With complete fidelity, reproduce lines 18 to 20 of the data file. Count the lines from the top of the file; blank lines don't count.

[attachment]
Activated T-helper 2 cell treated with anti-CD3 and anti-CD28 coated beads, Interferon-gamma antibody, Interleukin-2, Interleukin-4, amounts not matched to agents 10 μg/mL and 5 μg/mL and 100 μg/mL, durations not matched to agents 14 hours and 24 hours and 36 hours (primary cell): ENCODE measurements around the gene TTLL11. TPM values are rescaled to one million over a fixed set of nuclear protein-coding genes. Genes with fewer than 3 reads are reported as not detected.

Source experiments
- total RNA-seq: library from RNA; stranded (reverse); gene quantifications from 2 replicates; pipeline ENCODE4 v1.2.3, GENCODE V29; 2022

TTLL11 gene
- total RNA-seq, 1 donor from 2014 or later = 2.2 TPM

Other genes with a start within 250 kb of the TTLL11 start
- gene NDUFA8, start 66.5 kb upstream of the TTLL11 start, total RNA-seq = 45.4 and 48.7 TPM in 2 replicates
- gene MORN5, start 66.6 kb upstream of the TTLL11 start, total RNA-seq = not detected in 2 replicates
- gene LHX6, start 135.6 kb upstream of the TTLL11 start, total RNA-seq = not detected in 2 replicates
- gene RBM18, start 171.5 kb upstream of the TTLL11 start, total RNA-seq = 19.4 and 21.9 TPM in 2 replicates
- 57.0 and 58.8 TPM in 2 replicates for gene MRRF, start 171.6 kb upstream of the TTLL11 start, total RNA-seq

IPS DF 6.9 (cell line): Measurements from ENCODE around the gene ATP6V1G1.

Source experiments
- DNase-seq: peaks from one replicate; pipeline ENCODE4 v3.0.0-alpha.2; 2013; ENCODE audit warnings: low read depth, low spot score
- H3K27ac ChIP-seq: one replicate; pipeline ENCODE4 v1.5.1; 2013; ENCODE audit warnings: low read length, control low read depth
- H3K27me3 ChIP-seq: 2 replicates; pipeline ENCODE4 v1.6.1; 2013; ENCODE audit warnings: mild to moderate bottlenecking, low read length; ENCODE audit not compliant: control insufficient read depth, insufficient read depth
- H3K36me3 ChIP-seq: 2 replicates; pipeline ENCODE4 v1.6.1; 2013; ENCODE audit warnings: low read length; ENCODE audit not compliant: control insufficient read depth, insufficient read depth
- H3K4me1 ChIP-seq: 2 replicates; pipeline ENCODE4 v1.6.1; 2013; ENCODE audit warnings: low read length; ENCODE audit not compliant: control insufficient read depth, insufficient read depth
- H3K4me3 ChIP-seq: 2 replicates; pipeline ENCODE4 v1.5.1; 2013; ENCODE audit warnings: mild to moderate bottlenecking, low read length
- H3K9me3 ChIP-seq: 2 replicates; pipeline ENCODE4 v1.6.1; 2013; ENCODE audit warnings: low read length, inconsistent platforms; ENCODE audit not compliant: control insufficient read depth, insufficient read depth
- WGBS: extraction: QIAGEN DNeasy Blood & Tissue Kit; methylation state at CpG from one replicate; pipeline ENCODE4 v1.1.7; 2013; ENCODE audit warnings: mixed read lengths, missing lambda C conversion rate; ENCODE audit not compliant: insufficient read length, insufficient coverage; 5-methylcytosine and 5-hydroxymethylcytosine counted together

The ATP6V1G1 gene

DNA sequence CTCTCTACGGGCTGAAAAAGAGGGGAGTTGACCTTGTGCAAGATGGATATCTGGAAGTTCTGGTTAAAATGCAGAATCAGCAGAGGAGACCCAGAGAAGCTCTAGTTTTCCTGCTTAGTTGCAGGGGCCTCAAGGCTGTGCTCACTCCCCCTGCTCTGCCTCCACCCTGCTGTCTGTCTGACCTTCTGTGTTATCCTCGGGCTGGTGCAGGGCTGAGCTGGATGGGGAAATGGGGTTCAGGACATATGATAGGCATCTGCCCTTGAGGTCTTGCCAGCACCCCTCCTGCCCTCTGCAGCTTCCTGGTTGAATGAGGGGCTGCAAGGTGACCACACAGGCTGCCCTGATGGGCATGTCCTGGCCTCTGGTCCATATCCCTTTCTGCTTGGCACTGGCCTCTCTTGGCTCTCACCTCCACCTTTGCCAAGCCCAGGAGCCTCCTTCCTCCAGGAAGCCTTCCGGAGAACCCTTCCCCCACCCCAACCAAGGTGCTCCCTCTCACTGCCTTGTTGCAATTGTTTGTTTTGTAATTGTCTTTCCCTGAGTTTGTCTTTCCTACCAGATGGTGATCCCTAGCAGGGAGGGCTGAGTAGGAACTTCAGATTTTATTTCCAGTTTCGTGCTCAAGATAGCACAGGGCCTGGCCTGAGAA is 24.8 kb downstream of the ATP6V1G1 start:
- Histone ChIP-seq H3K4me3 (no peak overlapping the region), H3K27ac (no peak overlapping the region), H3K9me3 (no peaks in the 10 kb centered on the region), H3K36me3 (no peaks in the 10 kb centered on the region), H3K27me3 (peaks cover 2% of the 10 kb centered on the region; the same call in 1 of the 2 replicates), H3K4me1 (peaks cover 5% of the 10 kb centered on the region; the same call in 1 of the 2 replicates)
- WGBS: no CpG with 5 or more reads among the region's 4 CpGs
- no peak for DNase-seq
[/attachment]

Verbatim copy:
- H3K4me1 ChIP-seq: 2 replicates; pipeline ENCODE4 v1.6.1; 2013; ENCODE audit warnings: low read length; ENCODE audit not compliant: control insufficient read depth, insufficient read depth
- H3K4me3 ChIP-seq: 2 replicates; pipeline ENCODE4 v1.5.1; 2013; ENCODE audit warnings: mild to moderate bottlenecking, low read length
- H3K9me3 ChIP-seq: 2 replicates; pipeline ENCODE4 v1.6.1; 2013; ENCODE audit warnings: low read length, inconsistent platforms; ENCODE audit not compliant: control insufficient read depth, insufficient read depth